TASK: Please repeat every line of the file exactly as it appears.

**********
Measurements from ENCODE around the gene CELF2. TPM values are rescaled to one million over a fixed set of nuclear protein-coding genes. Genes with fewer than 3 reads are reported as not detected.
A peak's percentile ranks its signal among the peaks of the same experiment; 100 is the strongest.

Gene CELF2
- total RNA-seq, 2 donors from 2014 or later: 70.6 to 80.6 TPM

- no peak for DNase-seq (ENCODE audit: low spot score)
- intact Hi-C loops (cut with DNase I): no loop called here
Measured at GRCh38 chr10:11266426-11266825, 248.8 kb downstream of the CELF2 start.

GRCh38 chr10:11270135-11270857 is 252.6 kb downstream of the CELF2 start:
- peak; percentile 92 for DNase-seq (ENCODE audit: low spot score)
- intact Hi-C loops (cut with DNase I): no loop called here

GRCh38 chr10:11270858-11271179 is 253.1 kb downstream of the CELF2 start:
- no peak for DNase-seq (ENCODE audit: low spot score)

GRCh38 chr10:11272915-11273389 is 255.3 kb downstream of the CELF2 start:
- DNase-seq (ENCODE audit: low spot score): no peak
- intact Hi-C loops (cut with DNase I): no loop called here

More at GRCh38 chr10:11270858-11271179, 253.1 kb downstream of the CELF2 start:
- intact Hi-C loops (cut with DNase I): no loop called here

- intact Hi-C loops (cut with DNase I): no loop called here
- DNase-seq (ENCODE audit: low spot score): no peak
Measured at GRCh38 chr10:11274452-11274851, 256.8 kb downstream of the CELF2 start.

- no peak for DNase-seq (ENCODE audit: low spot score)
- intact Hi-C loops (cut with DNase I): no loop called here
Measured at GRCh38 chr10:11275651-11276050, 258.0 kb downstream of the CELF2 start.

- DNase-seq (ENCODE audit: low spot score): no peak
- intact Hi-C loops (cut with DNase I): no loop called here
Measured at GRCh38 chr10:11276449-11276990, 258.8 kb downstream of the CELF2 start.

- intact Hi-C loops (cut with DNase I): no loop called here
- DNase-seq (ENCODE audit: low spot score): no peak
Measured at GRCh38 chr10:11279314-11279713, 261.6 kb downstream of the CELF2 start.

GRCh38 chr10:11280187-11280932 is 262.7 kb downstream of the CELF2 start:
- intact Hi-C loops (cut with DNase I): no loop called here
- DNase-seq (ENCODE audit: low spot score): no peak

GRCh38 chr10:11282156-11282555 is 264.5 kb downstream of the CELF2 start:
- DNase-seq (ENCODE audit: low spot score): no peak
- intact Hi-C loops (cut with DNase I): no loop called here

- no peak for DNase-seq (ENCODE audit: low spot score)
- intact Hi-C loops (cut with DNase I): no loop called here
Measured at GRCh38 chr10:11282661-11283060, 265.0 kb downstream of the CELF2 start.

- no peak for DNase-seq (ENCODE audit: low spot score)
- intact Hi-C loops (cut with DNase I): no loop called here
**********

Measurements from ENCODE around the gene CELF2. TPM values are rescaled to one million over a fixed set of nuclear protein-coding genes. Genes with fewer than 3 reads are reported as not detected.
A peak's percentile ranks its signal among the peaks of the same experiment; 100 is the strongest.

Gene CELF2
- total RNA-seq, 2 donors from 2014 or later: 70.6 to 80.6 TPM

- no peak for DNase-seq (ENCODE audit: low spot score)
- intact Hi-C loops (cut with DNase I): no loop called here
Measured at GRCh38 chr10:11266426-11266825, 248.8 kb downstream of the CELF2 start.

GRCh38 chr10:11270135-11270857 is 252.6 kb downstream of the CELF2 start:
- peak; percentile 92 for DNase-seq (ENCODE audit: low spot score)
- intact Hi-C loops (cut with DNase I): no loop called here

GRCh38 chr10:11270858-11271179 is 253.1 kb downstream of the CELF2 start:
- no peak for DNase-seq (ENCODE audit: low spot score)

GRCh38 chr10:11272915-11273389 is 255.3 kb downstream of the CELF2 start:
- DNase-seq (ENCODE audit: low spot score): no peak
- intact Hi-C loops (cut with DNase I): no loop called here

More at GRCh38 chr10:11270858-11271179, 253.1 kb downstream of the CELF2 start:
- intact Hi-C loops (cut with DNase I): no loop called here

- intact Hi-C loops (cut with DNase I): no loop called here
- DNase-seq (ENCODE audit: low spot score): no peak
Measured at GRCh38 chr10:11274452-11274851, 256.8 kb downstream of the CELF2 start.

- no peak for DNase-seq (ENCODE audit: low spot score)
- intact Hi-C loops (cut with DNase I): no loop called here
Measured at GRCh38 chr10:11275651-11276050, 258.0 kb downstream of the CELF2 start.

- DNase-seq (ENCODE audit: low spot score): no peak
- intact Hi-C loops (cut with DNase I): no loop called here
Measured at GRCh38 chr10:11276449-11276990, 258.8 kb downstream of the CELF2 start.

- intact Hi-C loops (cut with DNase I): no loop called here
- DNase-seq (ENCODE audit: low spot score): no peak
Measured at GRCh38 chr10:11279314-11279713, 261.6 kb downstream of the CELF2 start.

GRCh38 chr10:11280187-11280932 is 262.7 kb downstream of the CELF2 start:
- intact Hi-C loops (cut with DNase I): no loop called here
- DNase-seq (ENCODE audit: low spot score): no peak

GRCh38 chr10:11282156-11282555 is 264.5 kb downstream of the CELF2 start:
- DNase-seq (ENCODE audit: low spot score): no peak
- intact Hi-C loops (cut with DNase I): no loop called here

- no peak for DNase-seq (ENCODE audit: low spot score)
- intact Hi-C loops (cut with DNase I): no loop called here
Measured at GRCh38 chr10:11282661-11283060, 265.0 kb downstream of the CELF2 start.

- no peak for DNase-seq (ENCODE audit: low spot score)
- intact Hi-C loops (cut with DNase I): no loop called here